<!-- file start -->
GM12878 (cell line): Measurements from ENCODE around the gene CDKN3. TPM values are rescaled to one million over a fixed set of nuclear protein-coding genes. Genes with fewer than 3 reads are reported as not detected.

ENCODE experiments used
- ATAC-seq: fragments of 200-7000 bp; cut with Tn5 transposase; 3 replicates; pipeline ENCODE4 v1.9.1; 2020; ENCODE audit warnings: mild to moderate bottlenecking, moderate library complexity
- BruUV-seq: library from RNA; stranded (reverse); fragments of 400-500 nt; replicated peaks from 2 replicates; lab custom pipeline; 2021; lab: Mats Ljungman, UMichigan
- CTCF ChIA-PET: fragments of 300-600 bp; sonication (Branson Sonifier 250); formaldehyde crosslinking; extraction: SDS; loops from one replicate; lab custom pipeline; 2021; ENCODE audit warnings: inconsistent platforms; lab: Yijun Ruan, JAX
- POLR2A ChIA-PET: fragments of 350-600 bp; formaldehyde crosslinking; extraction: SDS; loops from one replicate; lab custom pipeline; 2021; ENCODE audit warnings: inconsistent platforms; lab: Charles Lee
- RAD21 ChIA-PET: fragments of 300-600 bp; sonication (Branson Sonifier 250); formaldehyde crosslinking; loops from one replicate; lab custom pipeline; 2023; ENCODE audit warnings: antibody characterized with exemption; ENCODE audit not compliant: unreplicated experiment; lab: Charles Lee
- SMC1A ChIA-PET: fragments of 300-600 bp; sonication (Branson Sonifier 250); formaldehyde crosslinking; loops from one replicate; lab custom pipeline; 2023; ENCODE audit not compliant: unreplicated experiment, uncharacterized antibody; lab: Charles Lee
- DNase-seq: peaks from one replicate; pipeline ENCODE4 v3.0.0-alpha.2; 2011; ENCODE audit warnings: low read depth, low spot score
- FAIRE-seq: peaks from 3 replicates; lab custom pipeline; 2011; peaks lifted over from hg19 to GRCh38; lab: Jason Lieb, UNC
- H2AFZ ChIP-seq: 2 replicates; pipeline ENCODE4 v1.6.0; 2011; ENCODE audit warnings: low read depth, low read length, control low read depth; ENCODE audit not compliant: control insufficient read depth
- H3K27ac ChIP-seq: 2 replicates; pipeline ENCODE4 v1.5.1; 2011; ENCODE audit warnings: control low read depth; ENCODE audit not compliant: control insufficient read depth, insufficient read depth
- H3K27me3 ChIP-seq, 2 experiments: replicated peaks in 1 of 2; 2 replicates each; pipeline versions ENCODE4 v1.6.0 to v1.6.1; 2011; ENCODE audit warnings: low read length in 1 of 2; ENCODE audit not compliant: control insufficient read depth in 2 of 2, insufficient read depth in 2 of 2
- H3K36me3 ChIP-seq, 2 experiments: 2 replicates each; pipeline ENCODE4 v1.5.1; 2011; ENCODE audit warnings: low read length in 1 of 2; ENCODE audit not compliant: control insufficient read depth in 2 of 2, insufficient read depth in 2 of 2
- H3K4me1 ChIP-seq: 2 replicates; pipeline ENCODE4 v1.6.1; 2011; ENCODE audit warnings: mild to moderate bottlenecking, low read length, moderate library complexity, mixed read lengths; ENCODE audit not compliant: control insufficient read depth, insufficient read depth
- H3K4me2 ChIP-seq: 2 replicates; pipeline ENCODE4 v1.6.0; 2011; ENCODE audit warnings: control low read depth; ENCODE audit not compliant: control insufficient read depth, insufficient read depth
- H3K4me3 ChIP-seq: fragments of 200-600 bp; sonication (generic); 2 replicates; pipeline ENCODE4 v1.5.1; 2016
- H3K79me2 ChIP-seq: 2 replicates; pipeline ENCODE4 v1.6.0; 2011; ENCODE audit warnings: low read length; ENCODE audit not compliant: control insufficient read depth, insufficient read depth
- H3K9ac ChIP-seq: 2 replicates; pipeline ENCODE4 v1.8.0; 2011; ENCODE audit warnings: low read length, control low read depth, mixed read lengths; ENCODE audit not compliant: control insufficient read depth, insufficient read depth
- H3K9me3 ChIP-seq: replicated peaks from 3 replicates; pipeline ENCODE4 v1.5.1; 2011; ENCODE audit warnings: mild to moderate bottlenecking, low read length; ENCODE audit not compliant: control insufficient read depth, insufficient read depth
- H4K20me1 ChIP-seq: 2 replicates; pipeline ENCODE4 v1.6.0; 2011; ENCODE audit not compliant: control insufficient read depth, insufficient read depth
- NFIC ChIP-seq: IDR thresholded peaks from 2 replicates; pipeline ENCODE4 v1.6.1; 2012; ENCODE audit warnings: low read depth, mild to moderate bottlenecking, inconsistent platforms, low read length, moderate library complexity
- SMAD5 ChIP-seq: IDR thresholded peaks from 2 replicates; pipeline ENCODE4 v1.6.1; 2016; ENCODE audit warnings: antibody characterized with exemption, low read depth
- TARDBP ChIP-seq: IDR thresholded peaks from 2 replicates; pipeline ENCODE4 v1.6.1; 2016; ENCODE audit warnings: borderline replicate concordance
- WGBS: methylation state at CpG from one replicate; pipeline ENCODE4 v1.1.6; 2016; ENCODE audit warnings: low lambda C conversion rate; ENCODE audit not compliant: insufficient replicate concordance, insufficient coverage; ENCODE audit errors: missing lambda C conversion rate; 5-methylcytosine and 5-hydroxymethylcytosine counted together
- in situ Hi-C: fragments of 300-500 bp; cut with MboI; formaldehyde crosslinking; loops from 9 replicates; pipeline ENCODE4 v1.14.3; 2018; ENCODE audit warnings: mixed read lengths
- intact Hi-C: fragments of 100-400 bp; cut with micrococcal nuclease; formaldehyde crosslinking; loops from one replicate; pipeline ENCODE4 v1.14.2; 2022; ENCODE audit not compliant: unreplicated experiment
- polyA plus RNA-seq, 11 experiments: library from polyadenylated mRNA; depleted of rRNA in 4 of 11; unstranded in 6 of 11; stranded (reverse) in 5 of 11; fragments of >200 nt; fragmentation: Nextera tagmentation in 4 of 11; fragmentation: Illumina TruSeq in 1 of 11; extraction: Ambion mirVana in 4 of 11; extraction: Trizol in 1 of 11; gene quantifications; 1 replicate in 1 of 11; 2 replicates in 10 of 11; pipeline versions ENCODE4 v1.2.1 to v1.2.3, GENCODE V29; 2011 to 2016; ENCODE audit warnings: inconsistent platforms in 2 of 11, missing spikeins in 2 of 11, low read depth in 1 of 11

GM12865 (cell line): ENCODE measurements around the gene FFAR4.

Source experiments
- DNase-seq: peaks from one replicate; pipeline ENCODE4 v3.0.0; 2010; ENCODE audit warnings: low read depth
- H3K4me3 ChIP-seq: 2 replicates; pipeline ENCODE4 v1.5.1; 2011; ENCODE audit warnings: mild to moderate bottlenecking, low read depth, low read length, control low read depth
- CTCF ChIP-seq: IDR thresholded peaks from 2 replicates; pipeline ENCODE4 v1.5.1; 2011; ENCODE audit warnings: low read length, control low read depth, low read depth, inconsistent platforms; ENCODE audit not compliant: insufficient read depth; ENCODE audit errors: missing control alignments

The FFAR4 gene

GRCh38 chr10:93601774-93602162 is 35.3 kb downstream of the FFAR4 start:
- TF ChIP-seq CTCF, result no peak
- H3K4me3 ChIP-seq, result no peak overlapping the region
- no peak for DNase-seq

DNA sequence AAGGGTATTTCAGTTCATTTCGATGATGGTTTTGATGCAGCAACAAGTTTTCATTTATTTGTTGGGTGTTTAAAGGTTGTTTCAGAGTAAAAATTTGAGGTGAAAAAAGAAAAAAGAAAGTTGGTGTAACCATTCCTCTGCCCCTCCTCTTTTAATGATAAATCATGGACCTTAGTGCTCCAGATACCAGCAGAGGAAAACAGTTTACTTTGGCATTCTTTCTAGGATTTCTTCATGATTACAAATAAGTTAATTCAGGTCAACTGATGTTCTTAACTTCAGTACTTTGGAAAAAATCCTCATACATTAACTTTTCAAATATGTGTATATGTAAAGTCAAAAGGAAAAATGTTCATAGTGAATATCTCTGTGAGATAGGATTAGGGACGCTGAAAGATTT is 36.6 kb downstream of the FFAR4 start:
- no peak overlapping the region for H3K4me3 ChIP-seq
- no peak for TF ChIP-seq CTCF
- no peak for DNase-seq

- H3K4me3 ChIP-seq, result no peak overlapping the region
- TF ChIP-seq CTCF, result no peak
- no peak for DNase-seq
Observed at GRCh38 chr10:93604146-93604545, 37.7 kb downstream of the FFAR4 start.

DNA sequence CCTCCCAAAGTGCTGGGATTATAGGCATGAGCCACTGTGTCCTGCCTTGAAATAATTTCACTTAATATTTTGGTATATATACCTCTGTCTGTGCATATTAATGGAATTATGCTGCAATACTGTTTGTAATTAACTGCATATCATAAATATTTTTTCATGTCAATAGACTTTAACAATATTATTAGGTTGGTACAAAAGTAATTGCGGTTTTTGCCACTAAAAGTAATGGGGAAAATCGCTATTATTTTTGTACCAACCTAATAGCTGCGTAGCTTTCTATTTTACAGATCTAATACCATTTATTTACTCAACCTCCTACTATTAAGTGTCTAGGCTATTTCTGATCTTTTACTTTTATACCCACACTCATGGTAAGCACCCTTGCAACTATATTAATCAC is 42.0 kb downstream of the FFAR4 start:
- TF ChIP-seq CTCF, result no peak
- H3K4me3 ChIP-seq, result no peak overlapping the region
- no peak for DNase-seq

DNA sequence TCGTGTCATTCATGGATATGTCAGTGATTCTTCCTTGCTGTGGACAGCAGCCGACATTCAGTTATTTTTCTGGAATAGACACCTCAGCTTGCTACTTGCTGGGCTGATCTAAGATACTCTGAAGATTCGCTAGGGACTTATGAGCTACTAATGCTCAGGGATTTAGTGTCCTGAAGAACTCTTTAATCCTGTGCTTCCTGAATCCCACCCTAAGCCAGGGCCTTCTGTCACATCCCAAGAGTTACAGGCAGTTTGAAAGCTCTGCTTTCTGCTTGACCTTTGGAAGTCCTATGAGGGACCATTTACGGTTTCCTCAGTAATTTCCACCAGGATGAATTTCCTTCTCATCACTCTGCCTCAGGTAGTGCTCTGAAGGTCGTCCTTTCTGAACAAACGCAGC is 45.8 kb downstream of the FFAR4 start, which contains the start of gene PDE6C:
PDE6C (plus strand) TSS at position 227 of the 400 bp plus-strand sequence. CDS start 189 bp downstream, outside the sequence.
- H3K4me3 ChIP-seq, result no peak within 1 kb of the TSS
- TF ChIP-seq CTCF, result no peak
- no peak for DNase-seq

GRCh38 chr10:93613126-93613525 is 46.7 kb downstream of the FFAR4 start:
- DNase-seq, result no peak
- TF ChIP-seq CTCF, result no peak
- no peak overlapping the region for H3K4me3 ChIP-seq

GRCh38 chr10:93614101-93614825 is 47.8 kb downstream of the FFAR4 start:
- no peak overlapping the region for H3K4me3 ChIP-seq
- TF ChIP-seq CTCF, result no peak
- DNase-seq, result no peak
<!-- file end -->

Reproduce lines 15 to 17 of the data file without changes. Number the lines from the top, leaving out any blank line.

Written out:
- H3K4me1 ChIP-seq: 2 replicates; pipeline ENCODE4 v1.6.1; 2011; ENCODE audit warnings: mild to moderate bottlenecking, low read length, moderate library complexity, mixed read lengths; ENCODE audit not compliant: control insufficient read depth, insufficient read depth
- H3K4me2 ChIP-seq: 2 replicates; pipeline ENCODE4 v1.6.0; 2011; ENCODE audit warnings: control low read depth; ENCODE audit not compliant: control insufficient read depth, insufficient read depth
- H3K4me3 ChIP-seq: fragments of 200-600 bp; sonication (generic); 2 replicates; pipeline ENCODE4 v1.5.1; 2016